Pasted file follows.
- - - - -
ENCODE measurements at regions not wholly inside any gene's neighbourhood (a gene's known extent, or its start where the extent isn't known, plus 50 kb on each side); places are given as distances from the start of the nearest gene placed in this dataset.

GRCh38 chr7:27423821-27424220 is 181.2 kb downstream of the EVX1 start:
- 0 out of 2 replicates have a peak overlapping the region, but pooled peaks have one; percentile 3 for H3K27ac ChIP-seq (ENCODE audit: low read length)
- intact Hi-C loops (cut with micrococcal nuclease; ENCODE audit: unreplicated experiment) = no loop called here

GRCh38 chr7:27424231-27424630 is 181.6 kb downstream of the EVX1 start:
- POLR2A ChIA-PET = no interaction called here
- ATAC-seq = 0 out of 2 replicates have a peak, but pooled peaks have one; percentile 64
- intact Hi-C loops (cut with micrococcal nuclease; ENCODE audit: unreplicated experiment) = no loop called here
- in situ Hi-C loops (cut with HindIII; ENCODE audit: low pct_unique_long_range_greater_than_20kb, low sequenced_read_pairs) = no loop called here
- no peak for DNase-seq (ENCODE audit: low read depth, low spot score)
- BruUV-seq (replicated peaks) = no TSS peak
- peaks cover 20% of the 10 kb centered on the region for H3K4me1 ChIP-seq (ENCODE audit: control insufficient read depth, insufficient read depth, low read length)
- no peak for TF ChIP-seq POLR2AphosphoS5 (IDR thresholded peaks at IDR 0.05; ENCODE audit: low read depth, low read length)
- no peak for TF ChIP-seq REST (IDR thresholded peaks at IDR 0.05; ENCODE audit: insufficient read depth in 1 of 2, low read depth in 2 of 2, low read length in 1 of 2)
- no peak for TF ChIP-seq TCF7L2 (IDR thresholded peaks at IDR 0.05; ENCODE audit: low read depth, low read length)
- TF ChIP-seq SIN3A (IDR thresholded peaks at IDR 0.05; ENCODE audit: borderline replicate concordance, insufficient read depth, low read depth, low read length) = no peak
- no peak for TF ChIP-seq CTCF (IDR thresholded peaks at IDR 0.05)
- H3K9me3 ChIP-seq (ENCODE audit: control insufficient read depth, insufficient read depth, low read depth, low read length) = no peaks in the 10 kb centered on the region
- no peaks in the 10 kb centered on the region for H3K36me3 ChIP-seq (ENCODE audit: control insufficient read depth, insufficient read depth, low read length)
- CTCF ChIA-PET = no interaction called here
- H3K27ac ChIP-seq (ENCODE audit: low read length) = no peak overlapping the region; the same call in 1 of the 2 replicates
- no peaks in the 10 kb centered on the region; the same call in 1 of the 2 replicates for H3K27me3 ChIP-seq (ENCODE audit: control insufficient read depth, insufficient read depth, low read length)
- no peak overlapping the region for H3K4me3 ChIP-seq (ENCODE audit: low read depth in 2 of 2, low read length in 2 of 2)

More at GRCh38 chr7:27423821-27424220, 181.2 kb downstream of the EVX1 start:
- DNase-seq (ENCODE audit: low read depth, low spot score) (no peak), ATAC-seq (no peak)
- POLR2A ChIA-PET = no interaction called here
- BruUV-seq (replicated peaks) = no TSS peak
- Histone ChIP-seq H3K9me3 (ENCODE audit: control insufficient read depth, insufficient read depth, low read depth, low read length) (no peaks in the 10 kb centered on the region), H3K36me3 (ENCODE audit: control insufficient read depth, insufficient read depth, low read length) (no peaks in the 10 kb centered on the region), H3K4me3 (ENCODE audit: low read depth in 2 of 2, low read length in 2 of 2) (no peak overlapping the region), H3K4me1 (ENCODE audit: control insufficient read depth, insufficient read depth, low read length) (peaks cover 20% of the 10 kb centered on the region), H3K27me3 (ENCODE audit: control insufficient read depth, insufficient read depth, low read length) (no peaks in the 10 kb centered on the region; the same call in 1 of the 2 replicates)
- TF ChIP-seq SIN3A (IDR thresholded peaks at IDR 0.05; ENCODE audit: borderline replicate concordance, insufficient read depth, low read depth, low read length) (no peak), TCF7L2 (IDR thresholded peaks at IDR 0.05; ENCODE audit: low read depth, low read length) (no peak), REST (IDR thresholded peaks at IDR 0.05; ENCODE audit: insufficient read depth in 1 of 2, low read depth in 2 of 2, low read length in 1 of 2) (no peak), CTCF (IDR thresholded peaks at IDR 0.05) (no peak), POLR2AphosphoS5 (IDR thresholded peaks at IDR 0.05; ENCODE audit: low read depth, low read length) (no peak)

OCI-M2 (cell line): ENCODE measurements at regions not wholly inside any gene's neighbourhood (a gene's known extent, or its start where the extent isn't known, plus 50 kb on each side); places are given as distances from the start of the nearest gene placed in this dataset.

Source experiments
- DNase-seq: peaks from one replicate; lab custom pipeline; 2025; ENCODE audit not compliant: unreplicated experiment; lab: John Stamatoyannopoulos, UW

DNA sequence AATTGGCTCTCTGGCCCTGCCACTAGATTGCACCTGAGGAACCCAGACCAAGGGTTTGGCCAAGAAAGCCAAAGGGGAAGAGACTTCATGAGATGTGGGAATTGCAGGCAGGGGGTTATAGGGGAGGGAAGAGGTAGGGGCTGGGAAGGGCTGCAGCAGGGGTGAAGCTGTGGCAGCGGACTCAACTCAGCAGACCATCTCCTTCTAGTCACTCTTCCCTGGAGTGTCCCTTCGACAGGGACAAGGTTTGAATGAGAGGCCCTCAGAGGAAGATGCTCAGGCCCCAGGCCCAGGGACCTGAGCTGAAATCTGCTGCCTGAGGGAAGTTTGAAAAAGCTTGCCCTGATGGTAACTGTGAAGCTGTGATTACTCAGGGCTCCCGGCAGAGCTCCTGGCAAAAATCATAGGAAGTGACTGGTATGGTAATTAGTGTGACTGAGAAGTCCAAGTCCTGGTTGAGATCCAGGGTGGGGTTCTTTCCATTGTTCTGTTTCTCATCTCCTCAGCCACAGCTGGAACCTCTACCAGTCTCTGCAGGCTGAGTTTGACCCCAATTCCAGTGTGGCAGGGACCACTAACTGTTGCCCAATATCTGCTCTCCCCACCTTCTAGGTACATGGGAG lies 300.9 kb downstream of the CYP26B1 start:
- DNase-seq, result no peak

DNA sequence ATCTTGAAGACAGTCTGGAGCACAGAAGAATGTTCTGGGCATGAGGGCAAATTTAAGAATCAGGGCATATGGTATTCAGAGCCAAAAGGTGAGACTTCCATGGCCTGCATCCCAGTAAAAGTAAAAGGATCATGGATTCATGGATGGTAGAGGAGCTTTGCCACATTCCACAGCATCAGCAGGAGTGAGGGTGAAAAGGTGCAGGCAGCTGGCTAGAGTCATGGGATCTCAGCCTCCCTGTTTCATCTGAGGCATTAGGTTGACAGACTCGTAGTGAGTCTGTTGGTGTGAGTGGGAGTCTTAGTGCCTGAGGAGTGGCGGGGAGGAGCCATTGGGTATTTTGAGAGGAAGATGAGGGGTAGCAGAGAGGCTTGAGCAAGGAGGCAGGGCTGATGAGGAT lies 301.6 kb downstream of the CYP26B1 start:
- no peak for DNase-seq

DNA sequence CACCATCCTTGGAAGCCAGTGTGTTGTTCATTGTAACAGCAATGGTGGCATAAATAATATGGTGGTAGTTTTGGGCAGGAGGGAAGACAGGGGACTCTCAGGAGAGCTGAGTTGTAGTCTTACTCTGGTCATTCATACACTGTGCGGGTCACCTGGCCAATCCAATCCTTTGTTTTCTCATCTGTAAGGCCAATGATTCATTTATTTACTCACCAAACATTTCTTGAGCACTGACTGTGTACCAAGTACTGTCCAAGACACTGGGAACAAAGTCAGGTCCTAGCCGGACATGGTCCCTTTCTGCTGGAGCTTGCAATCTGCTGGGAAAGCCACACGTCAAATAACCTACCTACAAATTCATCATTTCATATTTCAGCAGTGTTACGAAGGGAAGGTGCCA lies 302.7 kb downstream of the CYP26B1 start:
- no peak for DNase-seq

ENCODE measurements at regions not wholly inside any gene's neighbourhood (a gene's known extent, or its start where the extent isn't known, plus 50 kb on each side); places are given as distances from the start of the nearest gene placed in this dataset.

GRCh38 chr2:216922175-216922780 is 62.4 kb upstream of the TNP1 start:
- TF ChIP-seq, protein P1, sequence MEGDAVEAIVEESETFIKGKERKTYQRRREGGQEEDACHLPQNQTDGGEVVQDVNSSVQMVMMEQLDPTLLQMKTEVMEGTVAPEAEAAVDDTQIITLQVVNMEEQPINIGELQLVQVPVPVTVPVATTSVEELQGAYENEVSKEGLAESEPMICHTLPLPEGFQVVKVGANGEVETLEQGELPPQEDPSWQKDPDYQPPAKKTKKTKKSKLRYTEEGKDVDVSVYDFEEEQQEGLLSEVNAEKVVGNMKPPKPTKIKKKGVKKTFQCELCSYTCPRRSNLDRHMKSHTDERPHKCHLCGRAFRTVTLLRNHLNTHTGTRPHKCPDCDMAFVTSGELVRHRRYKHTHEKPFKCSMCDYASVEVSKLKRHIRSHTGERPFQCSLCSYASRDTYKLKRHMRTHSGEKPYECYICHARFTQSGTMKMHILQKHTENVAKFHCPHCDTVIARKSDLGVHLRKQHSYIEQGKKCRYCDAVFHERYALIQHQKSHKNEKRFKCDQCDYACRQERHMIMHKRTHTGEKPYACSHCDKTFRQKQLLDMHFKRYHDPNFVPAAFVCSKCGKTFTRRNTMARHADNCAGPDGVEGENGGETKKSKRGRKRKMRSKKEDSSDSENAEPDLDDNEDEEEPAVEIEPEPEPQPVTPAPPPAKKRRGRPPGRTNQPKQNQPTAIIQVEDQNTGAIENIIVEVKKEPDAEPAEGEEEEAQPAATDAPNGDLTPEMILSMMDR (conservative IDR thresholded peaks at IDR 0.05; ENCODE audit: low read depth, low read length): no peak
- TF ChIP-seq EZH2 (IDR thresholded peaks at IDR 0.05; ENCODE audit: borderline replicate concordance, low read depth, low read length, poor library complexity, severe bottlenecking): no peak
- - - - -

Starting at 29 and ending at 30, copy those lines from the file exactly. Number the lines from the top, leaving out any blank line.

- TF ChIP-seq SIN3A (IDR thresholded peaks at IDR 0.05; ENCODE audit: borderline replicate concordance, insufficient read depth, low read depth, low read length) (no peak), TCF7L2 (IDR thresholded peaks at IDR 0.05; ENCODE audit: low read depth, low read length) (no peak), REST (IDR thresholded peaks at IDR 0.05; ENCODE audit: insufficient read depth in 1 of 2, low read depth in 2 of 2, low read length in 1 of 2) (no peak), CTCF (IDR thresholded peaks at IDR 0.05) (no peak), POLR2AphosphoS5 (IDR thresholded peaks at IDR 0.05; ENCODE audit: low read depth, low read length) (no peak)

OCI-M2 (cell line): ENCODE measurements at regions not wholly inside any gene's neighbourhood (a gene's known extent, or its start where the extent isn't known, plus 50 kb on each side); places are given as distances from the start of the nearest gene placed in this dataset.